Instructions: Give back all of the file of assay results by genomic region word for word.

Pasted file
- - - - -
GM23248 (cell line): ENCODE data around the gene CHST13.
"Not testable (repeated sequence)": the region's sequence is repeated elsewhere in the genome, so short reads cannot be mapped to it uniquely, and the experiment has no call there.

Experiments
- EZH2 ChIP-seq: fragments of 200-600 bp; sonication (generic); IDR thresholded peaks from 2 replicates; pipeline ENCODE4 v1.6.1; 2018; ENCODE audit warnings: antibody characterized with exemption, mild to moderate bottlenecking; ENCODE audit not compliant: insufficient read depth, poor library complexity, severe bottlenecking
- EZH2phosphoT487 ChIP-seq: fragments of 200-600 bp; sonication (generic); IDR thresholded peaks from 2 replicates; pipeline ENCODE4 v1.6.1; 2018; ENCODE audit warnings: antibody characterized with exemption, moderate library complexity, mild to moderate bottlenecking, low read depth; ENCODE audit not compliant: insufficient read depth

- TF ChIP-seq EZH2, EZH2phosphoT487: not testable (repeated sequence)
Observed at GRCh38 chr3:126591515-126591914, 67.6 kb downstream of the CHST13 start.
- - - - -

GM23248 (cell line): ENCODE data around the gene CHST13.
"Not testable (repeated sequence)": the region's sequence is repeated elsewhere in the genome, so short reads cannot be mapped to it uniquely, and the experiment has no call there.

Experiments
- EZH2 ChIP-seq: fragments of 200-600 bp; sonication (generic); IDR thresholded peaks from 2 replicates; pipeline ENCODE4 v1.6.1; 2018; ENCODE audit warnings: antibody characterized with exemption, mild to moderate bottlenecking; ENCODE audit not compliant: insufficient read depth, poor library complexity, severe bottlenecking
- EZH2phosphoT487 ChIP-seq: fragments of 200-600 bp; sonication (generic); IDR thresholded peaks from 2 replicates; pipeline ENCODE4 v1.6.1; 2018; ENCODE audit warnings: antibody characterized with exemption, moderate library complexity, mild to moderate bottlenecking, low read depth; ENCODE audit not compliant: insufficient read depth

- TF ChIP-seq EZH2, EZH2phosphoT487: not testable (repeated sequence)
Observed at GRCh38 chr3:126591515-126591914, 67.6 kb downstream of the CHST13 start.